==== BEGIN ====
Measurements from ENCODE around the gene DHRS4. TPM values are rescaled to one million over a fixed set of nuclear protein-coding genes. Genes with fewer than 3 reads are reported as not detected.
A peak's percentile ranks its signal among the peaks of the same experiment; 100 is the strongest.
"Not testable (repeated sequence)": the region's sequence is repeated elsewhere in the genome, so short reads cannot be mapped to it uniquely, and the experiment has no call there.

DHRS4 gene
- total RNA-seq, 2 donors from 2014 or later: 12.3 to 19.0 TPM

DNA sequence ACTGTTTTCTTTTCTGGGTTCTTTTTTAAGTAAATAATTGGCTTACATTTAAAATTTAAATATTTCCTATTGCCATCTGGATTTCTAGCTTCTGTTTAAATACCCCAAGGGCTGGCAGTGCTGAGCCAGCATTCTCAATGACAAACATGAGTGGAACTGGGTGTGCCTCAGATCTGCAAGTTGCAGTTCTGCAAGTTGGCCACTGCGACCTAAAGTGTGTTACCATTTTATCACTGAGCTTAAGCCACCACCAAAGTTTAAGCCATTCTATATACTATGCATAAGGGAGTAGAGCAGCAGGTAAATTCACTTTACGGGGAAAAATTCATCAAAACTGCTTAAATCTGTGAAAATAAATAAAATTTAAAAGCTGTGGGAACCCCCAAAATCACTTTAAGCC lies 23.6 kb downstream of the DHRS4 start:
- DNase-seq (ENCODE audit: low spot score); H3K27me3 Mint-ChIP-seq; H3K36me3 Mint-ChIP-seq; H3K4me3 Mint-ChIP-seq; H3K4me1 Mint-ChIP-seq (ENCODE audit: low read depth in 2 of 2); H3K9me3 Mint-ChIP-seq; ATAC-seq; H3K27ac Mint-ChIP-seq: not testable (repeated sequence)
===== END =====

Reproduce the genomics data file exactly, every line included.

Measurements from ENCODE around the gene DHRS4. TPM values are rescaled to one million over a fixed set of nuclear protein-coding genes. Genes with fewer than 3 reads are reported as not detected.
A peak's percentile ranks its signal among the peaks of the same experiment; 100 is the strongest.
"Not testable (repeated sequence)": the region's sequence is repeated elsewhere in the genome, so short reads cannot be mapped to it uniquely, and the experiment has no call there.

DHRS4 gene
- total RNA-seq, 2 donors from 2014 or later: 12.3 to 19.0 TPM

DNA sequence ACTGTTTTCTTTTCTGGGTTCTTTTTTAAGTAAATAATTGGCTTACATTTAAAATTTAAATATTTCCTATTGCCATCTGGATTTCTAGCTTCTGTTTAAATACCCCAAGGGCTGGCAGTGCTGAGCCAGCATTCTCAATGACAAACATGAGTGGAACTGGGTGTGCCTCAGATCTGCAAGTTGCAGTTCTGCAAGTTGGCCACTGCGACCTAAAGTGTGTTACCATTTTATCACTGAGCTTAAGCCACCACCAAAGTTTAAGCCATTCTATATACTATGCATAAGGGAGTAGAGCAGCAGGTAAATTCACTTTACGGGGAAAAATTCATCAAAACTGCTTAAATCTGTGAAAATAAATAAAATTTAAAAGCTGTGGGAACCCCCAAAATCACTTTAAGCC lies 23.6 kb downstream of the DHRS4 start:
- DNase-seq (ENCODE audit: low spot score); H3K27me3 Mint-ChIP-seq; H3K36me3 Mint-ChIP-seq; H3K4me3 Mint-ChIP-seq; H3K4me1 Mint-ChIP-seq (ENCODE audit: low read depth in 2 of 2); H3K9me3 Mint-ChIP-seq; ATAC-seq; H3K27ac Mint-ChIP-seq: not testable (repeated sequence)